chapter  IV
64 Pages

The Language Transition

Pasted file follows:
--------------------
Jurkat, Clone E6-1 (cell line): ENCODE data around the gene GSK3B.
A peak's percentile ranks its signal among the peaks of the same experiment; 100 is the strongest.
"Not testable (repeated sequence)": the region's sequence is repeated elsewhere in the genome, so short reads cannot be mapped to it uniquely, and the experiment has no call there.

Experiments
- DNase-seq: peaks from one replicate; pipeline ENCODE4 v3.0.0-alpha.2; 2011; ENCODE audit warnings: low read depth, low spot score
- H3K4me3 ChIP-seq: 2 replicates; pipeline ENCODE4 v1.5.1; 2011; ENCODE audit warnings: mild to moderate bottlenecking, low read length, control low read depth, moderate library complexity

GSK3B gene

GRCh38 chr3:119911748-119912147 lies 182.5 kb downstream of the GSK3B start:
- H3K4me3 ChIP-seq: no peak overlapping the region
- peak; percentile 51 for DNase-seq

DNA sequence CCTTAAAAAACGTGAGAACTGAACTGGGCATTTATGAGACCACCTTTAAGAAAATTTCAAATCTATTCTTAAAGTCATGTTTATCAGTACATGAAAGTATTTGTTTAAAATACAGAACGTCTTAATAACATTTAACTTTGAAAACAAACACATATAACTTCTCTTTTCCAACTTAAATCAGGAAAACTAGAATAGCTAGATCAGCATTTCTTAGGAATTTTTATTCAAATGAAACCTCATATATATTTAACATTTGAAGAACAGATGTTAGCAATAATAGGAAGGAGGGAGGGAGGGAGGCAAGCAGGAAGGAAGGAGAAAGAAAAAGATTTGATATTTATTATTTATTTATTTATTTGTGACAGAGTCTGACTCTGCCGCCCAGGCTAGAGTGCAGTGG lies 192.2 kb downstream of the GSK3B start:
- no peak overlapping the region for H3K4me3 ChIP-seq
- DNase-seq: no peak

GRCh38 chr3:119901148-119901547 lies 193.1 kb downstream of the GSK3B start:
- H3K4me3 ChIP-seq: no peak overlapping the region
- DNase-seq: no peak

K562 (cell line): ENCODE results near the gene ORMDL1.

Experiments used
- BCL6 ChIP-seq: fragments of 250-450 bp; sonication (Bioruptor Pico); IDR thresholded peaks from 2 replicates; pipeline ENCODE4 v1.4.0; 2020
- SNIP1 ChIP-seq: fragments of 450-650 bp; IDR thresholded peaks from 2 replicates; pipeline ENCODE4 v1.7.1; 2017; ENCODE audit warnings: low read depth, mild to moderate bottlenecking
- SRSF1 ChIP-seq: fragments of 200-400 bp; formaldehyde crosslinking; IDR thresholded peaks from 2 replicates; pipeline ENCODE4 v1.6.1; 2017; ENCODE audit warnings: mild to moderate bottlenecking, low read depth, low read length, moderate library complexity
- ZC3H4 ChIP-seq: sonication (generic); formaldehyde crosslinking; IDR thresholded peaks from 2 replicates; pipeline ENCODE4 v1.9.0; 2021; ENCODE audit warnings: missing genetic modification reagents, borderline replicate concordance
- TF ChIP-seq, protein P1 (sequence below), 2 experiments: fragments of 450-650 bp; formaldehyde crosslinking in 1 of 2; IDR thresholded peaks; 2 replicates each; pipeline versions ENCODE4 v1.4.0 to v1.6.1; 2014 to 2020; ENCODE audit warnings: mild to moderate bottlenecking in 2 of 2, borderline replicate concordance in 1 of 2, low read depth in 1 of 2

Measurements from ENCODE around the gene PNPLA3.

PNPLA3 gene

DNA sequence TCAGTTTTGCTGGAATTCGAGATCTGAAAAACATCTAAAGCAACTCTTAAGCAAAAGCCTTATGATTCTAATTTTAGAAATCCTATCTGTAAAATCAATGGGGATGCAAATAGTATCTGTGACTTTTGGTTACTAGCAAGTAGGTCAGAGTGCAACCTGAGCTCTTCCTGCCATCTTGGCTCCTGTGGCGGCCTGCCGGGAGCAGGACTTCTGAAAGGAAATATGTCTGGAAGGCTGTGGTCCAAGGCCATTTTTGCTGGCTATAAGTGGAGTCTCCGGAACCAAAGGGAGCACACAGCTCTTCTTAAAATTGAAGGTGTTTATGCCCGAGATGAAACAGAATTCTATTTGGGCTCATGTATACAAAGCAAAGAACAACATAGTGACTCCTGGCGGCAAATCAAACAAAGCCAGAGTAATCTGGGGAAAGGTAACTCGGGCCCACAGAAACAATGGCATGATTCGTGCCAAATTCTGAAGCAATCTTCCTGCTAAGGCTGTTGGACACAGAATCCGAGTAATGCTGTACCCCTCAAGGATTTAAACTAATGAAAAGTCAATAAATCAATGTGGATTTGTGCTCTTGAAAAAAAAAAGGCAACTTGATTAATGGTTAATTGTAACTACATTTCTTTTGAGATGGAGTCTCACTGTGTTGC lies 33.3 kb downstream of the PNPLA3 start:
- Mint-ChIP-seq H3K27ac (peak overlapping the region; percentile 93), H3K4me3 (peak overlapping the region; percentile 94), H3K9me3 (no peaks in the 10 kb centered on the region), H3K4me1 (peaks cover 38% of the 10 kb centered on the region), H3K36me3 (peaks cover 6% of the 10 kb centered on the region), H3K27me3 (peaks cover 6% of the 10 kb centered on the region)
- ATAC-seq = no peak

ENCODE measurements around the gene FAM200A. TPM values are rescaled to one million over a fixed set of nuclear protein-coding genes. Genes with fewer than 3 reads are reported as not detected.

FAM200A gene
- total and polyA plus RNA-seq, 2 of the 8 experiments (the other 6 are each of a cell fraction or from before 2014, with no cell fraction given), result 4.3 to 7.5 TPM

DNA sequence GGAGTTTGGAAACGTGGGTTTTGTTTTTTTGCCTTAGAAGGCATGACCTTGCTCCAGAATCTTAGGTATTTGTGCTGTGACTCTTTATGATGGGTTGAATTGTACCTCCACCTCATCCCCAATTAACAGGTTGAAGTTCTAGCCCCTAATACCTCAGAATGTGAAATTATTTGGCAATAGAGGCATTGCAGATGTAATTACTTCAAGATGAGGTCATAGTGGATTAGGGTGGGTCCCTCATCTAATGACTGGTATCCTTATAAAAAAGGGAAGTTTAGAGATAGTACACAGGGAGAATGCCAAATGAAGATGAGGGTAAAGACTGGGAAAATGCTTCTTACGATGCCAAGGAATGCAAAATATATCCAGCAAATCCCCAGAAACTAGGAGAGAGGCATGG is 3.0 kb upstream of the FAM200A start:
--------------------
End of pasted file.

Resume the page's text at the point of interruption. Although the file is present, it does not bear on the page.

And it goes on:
Language maintenance was particularly germane to the Mennonite sense of peoplehood. The retention of Dutch for nearly two centuries in Prussia contributed significantly to their ethnoreligious cohesiveness. The Dutch language served as a barrier to assimilation in Prussia and aided in the maintenance of distinctive Mennonite principles and group identity. A common language contributed to a sense of unity and identity that eventually resulted in the founding of the Kansas Conference. The language transition was a delicate matter and usually occurred over an extended period of time. Numerous variables affected the rate of the language shift in the local church. The language transition was just beginning in the General Conference when Russian and East European Mennonites arrived in the 1870s. Young adult English-language Sunday school classes were common in most churches by 1930. Occasional English-language sermons were an indication of future changes. A strong force for English-language sermons in Mennonite churches was the First World War.